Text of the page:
Thursday, July 3, 2014

On reading Herzog with and without assumptions (Books - Herzog by Saul Bellow)

There are books one has read, or believes one has, but they are read too soon or too late and so carry no weight. No emotional frame in which to fit them exists...During a recent conversation about life after a long marriage, in what at a stretch may still be called middle age, a friend said of my unanchored state, “Yeah, Herzog.” I was sure I had read the novel, I had my Saul Bellow season long ago, but his comment lodged in my mind. A few days later, on a whim, I bought “Herzog”
So wrote Roger Cohen in a recent Op-Ed in the New York Times, Hezog at 50, on his reread of Saul Bellow's novel. Odd thing, my book club had just opted for Herzog (Avon Books, 1976), and I was in the middle of it.  Must be something in the New York water.  Cohen experienced the novel as apropos to his own life, full of resonance.  On the contrary, although I truly admired the writing, I experienced the story as dated, not in the sense of being irrelevant, but in being of another time.

When we meet Herzog, he is alone in a house in the Berkshires, eating beans from the can.  He sleeps
on a mattress without sheets - it was his abandoned marriage bed...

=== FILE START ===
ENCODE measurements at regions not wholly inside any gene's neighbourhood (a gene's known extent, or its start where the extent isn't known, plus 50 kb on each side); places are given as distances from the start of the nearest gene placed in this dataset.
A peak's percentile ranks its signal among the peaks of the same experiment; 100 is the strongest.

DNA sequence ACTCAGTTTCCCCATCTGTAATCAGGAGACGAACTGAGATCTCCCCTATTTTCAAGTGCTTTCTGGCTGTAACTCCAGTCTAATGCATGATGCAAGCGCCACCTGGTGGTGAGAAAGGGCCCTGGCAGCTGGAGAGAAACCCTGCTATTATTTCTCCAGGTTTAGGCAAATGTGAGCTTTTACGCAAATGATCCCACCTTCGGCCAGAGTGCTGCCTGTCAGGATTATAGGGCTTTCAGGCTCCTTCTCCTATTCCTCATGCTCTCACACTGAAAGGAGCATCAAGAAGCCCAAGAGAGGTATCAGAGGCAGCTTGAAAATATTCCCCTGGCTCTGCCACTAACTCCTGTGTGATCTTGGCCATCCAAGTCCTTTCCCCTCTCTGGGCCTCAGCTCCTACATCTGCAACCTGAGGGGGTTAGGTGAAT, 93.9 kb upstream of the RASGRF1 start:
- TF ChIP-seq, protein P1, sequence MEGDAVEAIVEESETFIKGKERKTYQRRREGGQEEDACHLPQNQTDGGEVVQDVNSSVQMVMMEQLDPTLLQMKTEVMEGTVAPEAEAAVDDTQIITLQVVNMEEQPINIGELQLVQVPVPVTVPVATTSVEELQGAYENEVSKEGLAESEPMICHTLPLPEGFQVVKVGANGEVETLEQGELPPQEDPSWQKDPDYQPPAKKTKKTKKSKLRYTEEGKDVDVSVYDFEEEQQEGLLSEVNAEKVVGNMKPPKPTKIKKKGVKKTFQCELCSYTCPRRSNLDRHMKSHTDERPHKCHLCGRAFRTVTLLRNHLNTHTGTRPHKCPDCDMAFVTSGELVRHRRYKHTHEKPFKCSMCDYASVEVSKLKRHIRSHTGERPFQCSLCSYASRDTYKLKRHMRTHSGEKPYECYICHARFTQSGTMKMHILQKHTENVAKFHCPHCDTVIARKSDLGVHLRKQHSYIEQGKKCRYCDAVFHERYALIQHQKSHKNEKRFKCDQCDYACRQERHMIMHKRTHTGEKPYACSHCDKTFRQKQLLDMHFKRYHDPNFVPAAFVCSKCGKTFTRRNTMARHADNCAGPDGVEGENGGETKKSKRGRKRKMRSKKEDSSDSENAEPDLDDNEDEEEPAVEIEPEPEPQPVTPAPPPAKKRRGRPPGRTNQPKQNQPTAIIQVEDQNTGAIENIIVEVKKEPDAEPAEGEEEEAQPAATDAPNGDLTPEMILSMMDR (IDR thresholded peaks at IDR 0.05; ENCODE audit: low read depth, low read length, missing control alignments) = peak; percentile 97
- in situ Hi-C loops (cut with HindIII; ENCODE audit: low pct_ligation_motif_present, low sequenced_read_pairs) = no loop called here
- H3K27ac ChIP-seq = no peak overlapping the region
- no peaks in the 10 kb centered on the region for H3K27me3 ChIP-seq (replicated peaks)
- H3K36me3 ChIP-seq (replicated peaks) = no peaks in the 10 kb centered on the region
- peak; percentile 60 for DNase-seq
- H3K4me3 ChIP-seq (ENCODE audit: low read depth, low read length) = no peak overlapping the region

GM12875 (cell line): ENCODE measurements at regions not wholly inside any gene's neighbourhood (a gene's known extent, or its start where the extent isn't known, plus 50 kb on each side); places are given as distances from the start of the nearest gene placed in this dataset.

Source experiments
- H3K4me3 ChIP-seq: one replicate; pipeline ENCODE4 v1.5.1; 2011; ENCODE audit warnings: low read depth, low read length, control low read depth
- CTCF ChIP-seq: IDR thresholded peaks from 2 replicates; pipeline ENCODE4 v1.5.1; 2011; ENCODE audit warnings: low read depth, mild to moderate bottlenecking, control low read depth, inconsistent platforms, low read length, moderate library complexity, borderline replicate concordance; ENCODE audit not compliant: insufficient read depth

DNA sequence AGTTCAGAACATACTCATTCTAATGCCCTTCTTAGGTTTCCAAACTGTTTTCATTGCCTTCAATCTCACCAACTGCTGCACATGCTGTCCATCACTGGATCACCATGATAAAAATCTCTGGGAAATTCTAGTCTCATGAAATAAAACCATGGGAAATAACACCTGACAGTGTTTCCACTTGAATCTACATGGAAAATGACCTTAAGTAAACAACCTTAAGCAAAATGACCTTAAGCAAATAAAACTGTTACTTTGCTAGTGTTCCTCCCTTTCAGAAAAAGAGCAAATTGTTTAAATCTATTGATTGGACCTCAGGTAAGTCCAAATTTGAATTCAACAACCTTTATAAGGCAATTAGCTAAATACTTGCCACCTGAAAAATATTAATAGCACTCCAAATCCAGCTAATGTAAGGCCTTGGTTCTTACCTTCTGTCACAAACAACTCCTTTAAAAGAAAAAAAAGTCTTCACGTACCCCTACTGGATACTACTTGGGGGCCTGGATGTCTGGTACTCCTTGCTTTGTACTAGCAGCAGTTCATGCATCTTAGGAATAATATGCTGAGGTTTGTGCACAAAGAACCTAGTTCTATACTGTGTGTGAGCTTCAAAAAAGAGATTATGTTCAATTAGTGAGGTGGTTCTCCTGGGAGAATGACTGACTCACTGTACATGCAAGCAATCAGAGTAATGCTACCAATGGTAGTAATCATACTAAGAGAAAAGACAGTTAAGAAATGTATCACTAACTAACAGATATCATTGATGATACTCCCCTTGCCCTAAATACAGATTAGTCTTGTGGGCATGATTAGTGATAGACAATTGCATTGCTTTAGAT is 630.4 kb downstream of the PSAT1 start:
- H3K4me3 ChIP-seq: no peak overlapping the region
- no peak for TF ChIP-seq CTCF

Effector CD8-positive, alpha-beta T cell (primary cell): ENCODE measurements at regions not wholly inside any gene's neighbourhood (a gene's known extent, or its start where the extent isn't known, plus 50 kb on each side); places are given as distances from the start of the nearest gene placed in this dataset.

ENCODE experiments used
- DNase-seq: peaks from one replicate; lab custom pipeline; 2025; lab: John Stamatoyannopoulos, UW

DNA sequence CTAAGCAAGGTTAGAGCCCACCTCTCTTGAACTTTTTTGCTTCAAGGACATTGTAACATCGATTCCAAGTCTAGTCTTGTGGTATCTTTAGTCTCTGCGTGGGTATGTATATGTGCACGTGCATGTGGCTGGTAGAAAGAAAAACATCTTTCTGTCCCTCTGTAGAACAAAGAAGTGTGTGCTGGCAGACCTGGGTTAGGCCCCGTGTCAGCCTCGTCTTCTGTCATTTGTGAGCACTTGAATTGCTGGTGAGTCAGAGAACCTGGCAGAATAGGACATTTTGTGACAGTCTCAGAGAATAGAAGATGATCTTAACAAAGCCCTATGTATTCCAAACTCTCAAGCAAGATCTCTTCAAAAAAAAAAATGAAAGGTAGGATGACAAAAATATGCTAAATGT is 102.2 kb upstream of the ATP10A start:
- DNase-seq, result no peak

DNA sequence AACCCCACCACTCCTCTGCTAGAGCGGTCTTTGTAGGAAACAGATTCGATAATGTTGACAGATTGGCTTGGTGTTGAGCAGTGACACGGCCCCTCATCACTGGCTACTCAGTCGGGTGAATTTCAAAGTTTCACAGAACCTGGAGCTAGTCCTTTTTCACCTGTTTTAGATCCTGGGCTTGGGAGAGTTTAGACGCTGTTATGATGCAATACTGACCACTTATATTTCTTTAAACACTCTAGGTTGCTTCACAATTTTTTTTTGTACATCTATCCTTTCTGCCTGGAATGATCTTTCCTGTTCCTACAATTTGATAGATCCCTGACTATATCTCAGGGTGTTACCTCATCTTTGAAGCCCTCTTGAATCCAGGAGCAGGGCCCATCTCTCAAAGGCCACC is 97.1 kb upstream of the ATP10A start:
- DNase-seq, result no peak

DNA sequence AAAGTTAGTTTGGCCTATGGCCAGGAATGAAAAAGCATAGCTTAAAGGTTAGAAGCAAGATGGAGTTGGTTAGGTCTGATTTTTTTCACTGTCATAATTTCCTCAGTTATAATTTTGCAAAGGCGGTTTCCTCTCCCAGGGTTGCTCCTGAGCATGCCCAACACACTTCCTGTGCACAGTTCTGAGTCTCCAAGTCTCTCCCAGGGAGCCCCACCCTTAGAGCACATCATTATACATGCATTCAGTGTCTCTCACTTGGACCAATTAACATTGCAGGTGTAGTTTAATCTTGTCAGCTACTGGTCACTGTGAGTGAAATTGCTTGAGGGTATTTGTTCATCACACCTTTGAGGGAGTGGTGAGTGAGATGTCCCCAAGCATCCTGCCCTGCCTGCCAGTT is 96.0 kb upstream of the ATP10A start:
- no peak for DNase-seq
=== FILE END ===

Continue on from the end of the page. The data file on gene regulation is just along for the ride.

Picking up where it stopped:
If that image isn't pregnant with the ravagement of Herzog's life, I don't know what is.  Herzog is in the throes of a divorce from his second wife, Madeleine, a demanding academic who recently took up with Herzog's close friend Valentine Gersbach.
...a charming man,...though in a heavier, brutal style.  He had a thick chin, flaming copper hair that literally gushed from his head (no Thomas Scalp Specialists for him), and he walked on a wooden leg, gracefully bending and straightening like a gondolier.  Herzog himself had no small amount of charm.  But his sexual powers had been damaged by Madeleine.  And without the ability to attract women, how was he to recover?
Some fault Bellow for misogyny, and looking at his female characters across the novels that I have read, I must consider that interpretation seriously.  But Herzog's behavior seems colored by a loss of mental stability stemming from two failed marriages and his giving up an unspectacular if  "respected and stable" career as a college professor at Madeleine's behest.  Having neither his emotional/sexual nor his professional identity to center him as he confronts the very middle of middle age, he freaks-out, adopting a grandiose delusion of himself to shield his ego.
The progress of civilization - indeed, the survival of civilization - depended on the successes of Moses E Herzog.  And in treating him as she did, Madeleine injured a great project.  This was, in the eyes of Moses E. Herzog, what was so grotesque and deplorable about the experience of Moses E. Herzog.